Nov. 11, 2010
Brain-machine interfaces hold potential for a variety of ends, from helping the neurologically or physically disabled communicate and interact with their environments, to creating thought-controlled computers that
augment the brain with computing power. A group of researchers at Columbia are turning that model on its ear, using brain power to augment computing tasks. Their device couples the human brain and computers to perform tasks neither could do as efficiently on their own.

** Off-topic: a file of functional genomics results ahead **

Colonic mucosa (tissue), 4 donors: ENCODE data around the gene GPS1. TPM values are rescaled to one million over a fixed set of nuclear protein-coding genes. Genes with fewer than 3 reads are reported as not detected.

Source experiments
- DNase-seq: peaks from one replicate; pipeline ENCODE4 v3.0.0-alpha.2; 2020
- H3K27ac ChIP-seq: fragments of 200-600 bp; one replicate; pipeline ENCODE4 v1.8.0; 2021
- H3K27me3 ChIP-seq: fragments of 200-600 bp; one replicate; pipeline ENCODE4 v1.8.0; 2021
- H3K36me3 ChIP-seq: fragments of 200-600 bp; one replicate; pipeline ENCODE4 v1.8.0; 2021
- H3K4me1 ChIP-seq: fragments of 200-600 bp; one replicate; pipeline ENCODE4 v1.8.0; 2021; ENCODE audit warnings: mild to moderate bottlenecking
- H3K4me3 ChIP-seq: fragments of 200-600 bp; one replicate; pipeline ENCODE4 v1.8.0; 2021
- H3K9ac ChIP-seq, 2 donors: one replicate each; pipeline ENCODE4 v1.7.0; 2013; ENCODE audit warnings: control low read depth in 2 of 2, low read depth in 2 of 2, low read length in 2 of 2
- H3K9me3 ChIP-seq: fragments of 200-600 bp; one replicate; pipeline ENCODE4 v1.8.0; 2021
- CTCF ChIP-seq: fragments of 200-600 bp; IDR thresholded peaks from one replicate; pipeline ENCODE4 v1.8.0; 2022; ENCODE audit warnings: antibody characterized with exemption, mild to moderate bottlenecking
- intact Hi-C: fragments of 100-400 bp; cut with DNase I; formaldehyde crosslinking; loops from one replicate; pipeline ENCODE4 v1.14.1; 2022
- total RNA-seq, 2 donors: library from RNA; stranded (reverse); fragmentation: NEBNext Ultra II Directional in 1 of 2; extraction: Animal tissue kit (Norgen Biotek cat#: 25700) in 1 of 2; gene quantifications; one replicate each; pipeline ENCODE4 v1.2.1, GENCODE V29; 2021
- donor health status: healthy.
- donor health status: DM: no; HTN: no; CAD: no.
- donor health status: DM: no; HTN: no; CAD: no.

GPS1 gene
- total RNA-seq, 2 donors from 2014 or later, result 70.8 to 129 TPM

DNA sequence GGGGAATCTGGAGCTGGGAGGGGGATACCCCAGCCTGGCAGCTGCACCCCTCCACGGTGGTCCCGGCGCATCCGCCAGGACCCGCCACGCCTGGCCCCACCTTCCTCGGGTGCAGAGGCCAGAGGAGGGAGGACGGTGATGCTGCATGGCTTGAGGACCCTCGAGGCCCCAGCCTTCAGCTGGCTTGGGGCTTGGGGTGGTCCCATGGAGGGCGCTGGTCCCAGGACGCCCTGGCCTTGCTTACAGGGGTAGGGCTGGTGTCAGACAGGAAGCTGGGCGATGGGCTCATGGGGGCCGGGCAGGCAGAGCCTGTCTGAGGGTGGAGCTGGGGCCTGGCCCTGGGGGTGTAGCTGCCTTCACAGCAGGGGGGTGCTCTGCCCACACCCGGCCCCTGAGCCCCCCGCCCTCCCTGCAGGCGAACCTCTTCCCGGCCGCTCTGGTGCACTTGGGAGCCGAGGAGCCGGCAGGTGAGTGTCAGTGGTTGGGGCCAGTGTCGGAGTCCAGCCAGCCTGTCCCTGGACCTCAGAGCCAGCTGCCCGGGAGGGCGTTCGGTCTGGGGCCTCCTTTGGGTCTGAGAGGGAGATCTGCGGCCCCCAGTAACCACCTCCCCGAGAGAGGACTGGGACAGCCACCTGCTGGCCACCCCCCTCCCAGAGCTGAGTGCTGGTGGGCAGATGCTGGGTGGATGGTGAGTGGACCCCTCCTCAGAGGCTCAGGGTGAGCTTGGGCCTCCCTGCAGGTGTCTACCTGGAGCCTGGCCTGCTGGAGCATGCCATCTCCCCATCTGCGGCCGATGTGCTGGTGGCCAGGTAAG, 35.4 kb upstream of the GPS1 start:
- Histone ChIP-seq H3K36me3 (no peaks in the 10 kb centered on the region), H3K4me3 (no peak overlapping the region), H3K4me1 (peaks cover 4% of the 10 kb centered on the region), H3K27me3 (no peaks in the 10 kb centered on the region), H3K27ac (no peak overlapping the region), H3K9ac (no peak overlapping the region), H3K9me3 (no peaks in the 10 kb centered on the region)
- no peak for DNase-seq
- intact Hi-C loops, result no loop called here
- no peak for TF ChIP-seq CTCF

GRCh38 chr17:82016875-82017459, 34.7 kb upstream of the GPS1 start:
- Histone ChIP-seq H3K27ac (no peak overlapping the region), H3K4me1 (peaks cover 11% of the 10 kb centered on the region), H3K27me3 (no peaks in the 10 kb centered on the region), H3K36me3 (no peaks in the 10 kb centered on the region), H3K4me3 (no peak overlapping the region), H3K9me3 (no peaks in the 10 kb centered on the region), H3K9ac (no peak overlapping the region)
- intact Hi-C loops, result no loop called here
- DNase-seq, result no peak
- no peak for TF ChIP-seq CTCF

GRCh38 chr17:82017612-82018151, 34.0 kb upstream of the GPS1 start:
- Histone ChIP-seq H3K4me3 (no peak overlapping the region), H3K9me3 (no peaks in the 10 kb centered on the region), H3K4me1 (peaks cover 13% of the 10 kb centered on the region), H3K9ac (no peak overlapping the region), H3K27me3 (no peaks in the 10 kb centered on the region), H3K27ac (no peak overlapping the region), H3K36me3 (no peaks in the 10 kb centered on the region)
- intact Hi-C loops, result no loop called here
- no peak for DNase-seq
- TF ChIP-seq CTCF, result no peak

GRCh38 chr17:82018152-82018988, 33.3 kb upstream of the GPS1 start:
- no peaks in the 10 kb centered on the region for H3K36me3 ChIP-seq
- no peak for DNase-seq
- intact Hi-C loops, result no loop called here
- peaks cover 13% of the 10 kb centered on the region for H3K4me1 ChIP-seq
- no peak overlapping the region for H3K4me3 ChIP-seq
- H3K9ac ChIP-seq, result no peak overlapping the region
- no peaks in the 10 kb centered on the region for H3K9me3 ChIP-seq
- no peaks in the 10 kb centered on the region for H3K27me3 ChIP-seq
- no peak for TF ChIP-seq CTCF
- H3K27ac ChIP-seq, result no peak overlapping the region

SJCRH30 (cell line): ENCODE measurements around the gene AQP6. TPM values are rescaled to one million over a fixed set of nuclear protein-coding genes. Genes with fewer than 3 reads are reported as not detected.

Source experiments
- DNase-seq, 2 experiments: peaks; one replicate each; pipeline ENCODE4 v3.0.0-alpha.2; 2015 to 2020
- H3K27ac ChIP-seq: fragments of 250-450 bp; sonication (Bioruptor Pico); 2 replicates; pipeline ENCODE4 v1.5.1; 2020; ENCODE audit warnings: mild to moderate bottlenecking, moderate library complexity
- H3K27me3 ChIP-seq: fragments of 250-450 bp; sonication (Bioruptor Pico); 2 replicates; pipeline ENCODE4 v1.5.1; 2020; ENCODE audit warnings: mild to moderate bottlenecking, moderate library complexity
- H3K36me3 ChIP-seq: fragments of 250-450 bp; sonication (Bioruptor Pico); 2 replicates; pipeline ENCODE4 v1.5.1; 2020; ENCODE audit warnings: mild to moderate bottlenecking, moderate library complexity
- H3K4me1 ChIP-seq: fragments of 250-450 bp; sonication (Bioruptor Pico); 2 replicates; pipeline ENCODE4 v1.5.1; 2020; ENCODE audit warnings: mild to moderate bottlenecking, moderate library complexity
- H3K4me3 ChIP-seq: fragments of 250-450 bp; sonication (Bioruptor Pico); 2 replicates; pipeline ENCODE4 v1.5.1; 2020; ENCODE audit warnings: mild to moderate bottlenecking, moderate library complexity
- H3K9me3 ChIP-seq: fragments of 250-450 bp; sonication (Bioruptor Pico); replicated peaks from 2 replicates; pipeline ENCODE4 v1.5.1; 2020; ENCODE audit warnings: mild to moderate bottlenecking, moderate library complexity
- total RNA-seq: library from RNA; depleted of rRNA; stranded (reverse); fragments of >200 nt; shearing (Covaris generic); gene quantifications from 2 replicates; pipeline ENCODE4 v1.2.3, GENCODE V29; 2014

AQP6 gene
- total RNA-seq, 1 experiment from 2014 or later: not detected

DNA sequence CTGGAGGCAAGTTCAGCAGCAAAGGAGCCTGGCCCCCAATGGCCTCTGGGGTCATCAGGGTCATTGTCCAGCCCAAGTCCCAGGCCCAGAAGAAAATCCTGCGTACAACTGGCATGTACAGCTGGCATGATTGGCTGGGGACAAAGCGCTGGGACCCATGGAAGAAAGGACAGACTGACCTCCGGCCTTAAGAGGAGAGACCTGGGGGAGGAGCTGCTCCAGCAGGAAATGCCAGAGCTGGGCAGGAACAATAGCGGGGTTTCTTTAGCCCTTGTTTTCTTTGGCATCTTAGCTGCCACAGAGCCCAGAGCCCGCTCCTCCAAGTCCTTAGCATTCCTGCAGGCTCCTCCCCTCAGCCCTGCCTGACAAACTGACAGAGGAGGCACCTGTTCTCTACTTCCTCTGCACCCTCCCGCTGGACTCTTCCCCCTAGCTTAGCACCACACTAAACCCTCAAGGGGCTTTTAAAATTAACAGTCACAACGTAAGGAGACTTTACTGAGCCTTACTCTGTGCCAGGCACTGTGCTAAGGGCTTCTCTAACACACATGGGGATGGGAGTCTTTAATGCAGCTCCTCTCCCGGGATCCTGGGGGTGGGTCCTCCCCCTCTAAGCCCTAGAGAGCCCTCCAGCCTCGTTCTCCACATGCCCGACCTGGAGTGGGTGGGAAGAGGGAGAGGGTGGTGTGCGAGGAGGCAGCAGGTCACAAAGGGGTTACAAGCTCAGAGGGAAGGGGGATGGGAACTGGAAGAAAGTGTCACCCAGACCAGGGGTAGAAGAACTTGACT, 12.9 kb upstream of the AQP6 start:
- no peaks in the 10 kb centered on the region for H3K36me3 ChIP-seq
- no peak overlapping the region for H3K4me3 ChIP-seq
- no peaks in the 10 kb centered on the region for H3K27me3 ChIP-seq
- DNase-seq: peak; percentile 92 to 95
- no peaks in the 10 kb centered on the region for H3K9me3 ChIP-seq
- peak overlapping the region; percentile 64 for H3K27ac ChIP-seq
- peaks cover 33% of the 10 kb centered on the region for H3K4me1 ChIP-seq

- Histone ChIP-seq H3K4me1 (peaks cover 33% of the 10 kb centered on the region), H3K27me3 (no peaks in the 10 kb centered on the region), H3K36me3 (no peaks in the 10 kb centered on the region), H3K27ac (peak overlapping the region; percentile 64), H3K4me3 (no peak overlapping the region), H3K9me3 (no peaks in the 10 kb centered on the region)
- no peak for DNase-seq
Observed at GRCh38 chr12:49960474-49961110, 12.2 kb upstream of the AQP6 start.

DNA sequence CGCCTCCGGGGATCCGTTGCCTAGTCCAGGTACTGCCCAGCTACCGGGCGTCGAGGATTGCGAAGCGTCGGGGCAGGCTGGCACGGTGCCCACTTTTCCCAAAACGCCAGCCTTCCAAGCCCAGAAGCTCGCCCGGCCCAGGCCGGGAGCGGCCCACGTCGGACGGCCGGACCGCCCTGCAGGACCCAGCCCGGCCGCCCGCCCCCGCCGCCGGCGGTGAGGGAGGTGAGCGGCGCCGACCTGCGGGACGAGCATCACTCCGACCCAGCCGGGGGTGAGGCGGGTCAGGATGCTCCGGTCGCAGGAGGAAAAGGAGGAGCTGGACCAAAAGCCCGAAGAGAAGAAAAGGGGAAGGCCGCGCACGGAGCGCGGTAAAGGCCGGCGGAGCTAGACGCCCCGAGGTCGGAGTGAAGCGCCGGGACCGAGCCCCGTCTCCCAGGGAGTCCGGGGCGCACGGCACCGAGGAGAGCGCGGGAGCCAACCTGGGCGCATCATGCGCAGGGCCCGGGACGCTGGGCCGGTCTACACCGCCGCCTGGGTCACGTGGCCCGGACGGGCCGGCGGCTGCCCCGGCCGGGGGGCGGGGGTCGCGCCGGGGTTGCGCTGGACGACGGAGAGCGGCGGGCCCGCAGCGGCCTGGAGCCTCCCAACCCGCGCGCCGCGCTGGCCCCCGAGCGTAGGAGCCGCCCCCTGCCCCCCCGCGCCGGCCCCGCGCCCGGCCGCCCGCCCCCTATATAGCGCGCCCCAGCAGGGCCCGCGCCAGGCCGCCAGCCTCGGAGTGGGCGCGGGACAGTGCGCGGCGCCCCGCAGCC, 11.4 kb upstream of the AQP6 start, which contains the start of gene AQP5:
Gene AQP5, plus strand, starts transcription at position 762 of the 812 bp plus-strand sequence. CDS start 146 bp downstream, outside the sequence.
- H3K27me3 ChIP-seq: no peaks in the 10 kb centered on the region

The device, known as C3Vision (cortically coupled computer vision) taps into the fast processing power of the brain to help computer programs manage complex problem, particularly those posed by image recognition. An electroencephalogram (EEG) cap on the head of a human user is used to detect neurological signals in the brain. The computer then flashes images up on the screen at a rate of about ten per second. The conscious brain doesn’t even have time to adequately consider each image, but the subconscious is hard at work.